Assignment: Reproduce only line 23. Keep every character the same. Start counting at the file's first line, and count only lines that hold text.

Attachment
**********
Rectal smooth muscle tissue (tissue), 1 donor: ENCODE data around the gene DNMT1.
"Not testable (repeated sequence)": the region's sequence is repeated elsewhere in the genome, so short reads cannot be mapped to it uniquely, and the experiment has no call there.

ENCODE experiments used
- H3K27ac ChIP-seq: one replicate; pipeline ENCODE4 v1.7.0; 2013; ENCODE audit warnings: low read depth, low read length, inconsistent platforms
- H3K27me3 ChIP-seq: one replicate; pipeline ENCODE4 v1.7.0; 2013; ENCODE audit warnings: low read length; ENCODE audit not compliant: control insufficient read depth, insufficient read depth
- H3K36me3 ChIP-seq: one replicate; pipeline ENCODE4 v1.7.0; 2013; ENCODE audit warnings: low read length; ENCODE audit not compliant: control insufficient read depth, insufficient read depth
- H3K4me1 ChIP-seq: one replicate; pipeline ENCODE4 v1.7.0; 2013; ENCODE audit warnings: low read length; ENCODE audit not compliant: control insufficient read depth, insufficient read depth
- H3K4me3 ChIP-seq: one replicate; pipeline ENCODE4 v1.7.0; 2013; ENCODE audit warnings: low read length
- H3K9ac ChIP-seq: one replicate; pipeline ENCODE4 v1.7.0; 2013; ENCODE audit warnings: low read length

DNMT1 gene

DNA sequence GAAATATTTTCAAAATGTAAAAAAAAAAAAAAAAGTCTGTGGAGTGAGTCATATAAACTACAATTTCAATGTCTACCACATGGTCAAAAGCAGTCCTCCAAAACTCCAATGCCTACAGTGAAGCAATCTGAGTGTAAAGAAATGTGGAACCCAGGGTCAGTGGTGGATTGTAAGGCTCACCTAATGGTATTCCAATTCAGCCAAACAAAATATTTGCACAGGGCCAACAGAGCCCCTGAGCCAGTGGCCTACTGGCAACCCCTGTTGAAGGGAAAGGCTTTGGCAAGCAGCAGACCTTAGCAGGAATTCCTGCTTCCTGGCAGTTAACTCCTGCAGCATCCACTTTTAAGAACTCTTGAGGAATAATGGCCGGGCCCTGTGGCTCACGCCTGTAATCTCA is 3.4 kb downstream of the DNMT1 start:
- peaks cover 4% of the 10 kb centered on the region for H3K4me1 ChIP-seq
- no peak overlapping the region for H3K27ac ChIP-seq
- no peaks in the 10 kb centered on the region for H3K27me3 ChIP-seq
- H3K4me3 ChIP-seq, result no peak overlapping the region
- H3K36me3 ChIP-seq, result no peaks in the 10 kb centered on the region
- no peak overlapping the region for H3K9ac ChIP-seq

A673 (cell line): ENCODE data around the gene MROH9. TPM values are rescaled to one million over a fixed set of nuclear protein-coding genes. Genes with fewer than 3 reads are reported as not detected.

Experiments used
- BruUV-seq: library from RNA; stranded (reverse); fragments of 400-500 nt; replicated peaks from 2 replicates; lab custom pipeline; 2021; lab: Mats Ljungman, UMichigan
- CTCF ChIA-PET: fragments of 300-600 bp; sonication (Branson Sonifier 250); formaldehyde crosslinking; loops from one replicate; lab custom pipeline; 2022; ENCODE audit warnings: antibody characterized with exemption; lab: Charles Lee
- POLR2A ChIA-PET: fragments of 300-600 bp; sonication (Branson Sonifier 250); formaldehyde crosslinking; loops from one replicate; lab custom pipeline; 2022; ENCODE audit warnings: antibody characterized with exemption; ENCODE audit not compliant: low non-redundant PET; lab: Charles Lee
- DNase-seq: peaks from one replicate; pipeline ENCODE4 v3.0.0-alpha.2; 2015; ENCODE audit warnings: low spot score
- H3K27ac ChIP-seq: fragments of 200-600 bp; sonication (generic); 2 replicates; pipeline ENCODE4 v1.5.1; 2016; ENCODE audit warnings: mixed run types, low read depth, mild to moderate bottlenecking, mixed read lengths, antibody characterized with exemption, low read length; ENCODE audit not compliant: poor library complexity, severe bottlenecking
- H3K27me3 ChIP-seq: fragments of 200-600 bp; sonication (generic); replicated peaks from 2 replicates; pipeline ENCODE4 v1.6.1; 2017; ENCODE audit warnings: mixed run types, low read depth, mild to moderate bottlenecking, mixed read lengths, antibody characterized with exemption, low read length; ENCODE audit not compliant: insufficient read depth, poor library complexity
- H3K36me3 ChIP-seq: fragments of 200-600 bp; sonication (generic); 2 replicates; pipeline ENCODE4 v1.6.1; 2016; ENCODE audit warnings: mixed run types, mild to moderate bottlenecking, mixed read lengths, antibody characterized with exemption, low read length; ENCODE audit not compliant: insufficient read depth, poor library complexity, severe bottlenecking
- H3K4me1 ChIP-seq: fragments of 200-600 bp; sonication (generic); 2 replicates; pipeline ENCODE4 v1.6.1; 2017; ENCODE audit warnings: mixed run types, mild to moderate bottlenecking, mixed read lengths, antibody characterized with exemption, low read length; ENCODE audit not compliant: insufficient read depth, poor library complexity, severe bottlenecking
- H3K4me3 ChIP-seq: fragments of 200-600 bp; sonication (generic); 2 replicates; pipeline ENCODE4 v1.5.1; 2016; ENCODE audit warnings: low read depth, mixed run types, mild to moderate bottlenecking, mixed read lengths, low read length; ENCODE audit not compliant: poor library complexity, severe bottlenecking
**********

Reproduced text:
- DNase-seq: peaks from one replicate; pipeline ENCODE4 v3.0.0-alpha.2; 2015; ENCODE audit warnings: low spot score